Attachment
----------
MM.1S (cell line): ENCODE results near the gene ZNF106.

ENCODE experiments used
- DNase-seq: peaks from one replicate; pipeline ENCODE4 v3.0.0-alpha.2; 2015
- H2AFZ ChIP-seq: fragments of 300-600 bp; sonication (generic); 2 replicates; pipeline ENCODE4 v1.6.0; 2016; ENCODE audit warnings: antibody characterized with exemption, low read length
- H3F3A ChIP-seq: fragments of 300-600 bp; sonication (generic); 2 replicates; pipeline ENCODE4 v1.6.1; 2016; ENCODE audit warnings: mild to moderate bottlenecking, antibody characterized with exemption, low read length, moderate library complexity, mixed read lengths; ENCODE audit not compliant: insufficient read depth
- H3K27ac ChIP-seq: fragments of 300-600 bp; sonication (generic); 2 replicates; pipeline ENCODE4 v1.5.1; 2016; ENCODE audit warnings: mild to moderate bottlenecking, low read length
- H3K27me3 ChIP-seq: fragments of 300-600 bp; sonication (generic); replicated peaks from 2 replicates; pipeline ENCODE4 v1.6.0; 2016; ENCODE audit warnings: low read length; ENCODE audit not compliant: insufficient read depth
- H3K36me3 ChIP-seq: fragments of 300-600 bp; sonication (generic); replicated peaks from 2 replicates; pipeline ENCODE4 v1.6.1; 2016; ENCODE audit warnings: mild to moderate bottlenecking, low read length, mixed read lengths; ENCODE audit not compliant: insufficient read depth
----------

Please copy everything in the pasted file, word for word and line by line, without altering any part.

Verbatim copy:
MM.1S (cell line): ENCODE results near the gene ZNF106.

ENCODE experiments used
- DNase-seq: peaks from one replicate; pipeline ENCODE4 v3.0.0-alpha.2; 2015
- H2AFZ ChIP-seq: fragments of 300-600 bp; sonication (generic); 2 replicates; pipeline ENCODE4 v1.6.0; 2016; ENCODE audit warnings: antibody characterized with exemption, low read length
- H3F3A ChIP-seq: fragments of 300-600 bp; sonication (generic); 2 replicates; pipeline ENCODE4 v1.6.1; 2016; ENCODE audit warnings: mild to moderate bottlenecking, antibody characterized with exemption, low read length, moderate library complexity, mixed read lengths; ENCODE audit not compliant: insufficient read depth
- H3K27ac ChIP-seq: fragments of 300-600 bp; sonication (generic); 2 replicates; pipeline ENCODE4 v1.5.1; 2016; ENCODE audit warnings: mild to moderate bottlenecking, low read length
- H3K27me3 ChIP-seq: fragments of 300-600 bp; sonication (generic); replicated peaks from 2 replicates; pipeline ENCODE4 v1.6.0; 2016; ENCODE audit warnings: low read length; ENCODE audit not compliant: insufficient read depth
- H3K36me3 ChIP-seq: fragments of 300-600 bp; sonication (generic); replicated peaks from 2 replicates; pipeline ENCODE4 v1.6.1; 2016; ENCODE audit warnings: mild to moderate bottlenecking, low read length, mixed read lengths; ENCODE audit not compliant: insufficient read depth